Once a week, Russo comes on and draws a reaction out of a younger demographic by playing a good-natured version of Dana Carvey’s Grumpy Old Man. Russo groans to JJ Redick about the lack of fundamental basketball skills in today’s game or he proclaims the majesty of a tight end-quarterback pairing that was among the top five in its decade, but doesn’t sniff the top five of all-time.

And guess what? It works. Redick rolls his eyes, asks Russo which game he’s watching, and on Wednesday he got me to spend a good 25 minutes looking up statistics for some Packers tight end I’d never heard of. Not satisfied with that, I then moved on to determine Russo’s biggest omission from the list, which I’ve concluded is Philip Rivers and Antonio Gates, who connected for 89 touchdowns over 15 seasons, which is only 73 more touchdowns than Kramer scored in his career. John Elway and Shannon Sharpe should be on there, too.

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BSM Writers

Money Isn’t The Key Reason Why Sellers Sell Sports Radio

I started selling sports radio because I enjoyed working with clients who loved sports, our station, and wanted to reach fans with our commercials and promotions.

Jeff Caves



Radio Sales

A radio salesperson’s value being purely tied to money is overrated to me. Our managers all believe that our main motivation for selling radio is to make more money. They see no problem in asking us to sell more in various ways because it increases our paycheck. We are offered more money to sell digital, NTR, to sell another station in the cluster, weekend remotes, new direct business, or via the phone in 8 hours. 

But is that why you sell sports radio?

In 2022, the Top 10 highest paying sales jobs are all in technology. Not a media company among them. You could argue that if it were all about making money, we should quit and work in tech. Famous bank robber Willie Sutton was asked why he robbed twenty banks over twenty years. He reportedly said,” that’s where the money is”. Sutton is the classic example of a person who wanted what money could provide and was willing to do whatever it took to get it, BUT he also admitted he liked robbing banks and felt alive. So, Sutton didn’t do it just for the money.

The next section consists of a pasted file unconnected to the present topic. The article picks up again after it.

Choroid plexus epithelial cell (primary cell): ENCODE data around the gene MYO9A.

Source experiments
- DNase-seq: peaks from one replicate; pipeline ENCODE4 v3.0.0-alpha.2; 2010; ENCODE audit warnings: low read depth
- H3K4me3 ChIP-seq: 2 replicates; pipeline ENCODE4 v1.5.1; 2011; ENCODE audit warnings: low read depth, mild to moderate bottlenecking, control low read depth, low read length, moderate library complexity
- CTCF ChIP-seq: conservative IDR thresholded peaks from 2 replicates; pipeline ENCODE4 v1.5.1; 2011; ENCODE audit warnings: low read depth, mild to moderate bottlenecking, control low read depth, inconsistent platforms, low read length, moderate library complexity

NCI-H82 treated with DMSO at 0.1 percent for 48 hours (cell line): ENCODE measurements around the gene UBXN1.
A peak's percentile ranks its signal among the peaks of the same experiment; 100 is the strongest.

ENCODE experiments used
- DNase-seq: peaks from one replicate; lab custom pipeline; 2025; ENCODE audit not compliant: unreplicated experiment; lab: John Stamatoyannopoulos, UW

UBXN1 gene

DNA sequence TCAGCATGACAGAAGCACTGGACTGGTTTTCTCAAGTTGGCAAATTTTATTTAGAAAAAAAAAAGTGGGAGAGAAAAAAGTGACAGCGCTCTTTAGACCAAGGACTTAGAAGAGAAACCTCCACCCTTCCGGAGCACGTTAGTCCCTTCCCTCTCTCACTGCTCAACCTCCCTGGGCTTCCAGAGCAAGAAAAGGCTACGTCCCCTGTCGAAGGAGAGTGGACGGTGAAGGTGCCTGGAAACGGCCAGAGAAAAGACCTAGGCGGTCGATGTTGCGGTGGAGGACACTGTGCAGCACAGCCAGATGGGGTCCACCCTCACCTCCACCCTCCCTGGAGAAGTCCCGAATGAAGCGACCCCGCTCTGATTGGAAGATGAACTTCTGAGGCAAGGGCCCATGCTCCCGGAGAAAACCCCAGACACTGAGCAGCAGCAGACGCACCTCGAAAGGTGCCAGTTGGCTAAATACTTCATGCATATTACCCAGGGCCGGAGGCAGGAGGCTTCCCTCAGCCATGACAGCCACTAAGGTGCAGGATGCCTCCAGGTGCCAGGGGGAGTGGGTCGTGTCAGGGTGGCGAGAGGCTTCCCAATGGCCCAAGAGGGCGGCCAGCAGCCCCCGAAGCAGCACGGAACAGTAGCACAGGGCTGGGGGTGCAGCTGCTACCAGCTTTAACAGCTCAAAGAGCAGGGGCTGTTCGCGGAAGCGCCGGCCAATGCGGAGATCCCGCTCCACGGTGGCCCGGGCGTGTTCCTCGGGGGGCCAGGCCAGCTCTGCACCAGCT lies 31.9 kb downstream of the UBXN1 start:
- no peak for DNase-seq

A salesperson’s relationship with money and prestige is also at the center of the play Death of a Salesman. Willy Loman is an aging and failing salesman who decides he is worth more dead than alive and kills himself in an auto accident giving his family the death benefit from his life insurance policy. Loman wasn’t working for the money. He wanted the prestige of what money could buy for himself and his family. 

Recently, I met a woman who spent twelve years selling radio from 1999-2011. I asked her why she left her senior sales job. She said she didn’t like the changes in the industry. Consolidation was at its peak, and most salespeople were asked to do more with less help. She described her radio sales job as one with “golden handcuffs”. The station paid her too much money to quit even though she hated the job. She finally quit. The job wasn’t worth the money to her.

I started selling sports radio because I enjoyed working with clients who loved sports, our station, and wanted to reach fans with our commercials and promotions. I never wanted to sell anything else and specifically enjoyed selling programming centered around reaching fans of Boise State University football. That’s it. Very similar to what Mark Glynn and his KJR staff experience when selling Kraken hockey and Huskies football.  

I never thought selling sports radio was the best way to make money. I just enjoyed the way I could make money. I focused on the process and what I enjoyed about the position—the freedom to come and go and set my schedule for the most part. I concentrated on annual contracts and clients who wanted to run radio commercials over the air to get more traffic and build their brand.

Most of my clients were local direct and listened to the station. Some other sales initiatives had steep learning curves, were one-day events or contracted out shaky support staff. In other words, the money didn’t motivate me enough. How I spent my time was more important. 

So, if you are in management, maybe consider why your sales staff is working at the station. Because to me, they’d be robbing banks if it were all about making lots of money.  

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BSM Writers

Media Noise: BSM Podcast Network Round Table



Demetri Ravanos welcomes the two newest members of the BSM Podcast Network to the show. Brady Farkas and Stephen Strom join for a roundtable discussion that includes the new media, Sage Steele and Roger Goodell telling Congress that Dave Portnoy isn’t banned from NFL events.